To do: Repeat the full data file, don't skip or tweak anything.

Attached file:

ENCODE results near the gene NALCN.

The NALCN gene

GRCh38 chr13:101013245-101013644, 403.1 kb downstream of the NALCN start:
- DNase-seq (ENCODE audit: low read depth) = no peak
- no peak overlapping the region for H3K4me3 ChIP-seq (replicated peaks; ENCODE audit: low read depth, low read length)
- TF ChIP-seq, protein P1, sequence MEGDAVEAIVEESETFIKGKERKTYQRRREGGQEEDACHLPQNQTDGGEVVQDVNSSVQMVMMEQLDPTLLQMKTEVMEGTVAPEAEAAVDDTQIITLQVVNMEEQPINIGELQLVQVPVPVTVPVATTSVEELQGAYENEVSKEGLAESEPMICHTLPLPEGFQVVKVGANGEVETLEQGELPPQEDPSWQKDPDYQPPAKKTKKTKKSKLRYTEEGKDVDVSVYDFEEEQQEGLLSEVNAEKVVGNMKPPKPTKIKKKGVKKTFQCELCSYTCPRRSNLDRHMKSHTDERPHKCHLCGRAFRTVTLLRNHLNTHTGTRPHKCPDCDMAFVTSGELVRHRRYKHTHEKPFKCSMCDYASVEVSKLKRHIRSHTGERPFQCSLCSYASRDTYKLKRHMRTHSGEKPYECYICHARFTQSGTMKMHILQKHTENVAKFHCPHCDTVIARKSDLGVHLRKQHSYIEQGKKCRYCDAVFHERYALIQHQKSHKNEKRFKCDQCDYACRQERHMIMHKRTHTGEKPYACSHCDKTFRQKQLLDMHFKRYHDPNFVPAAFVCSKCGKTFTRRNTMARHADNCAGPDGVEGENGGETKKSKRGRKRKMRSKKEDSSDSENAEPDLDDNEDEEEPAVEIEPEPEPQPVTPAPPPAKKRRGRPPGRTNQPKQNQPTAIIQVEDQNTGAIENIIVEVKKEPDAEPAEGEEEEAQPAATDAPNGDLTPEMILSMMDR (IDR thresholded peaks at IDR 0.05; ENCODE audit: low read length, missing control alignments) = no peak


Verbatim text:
ENCODE results near the gene NALCN.

The NALCN gene

GRCh38 chr13:101013245-101013644, 403.1 kb downstream of the NALCN start:
- DNase-seq (ENCODE audit: low read depth) = no peak
- no peak overlapping the region for H3K4me3 ChIP-seq (replicated peaks; ENCODE audit: low read depth, low read length)
- TF ChIP-seq, protein P1, sequence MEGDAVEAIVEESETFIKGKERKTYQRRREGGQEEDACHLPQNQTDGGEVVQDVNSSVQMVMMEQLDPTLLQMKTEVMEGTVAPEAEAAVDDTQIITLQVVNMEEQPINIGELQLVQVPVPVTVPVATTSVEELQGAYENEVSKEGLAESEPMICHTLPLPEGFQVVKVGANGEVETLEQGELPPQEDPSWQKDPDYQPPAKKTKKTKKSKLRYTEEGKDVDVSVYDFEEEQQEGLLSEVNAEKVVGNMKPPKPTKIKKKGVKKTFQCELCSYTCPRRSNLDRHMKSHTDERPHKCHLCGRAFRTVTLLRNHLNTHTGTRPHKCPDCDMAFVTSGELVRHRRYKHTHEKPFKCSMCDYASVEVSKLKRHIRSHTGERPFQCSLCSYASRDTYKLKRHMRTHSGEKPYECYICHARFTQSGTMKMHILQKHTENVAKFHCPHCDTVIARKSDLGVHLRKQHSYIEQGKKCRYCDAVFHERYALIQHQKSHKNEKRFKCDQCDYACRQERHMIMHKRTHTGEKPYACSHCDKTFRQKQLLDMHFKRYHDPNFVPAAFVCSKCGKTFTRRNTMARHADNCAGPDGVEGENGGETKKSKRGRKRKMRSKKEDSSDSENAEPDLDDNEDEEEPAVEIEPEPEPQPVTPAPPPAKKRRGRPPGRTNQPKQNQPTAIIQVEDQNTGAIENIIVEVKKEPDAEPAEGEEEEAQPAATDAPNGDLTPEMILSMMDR (IDR thresholded peaks at IDR 0.05; ENCODE audit: low read length, missing control alignments) = no peak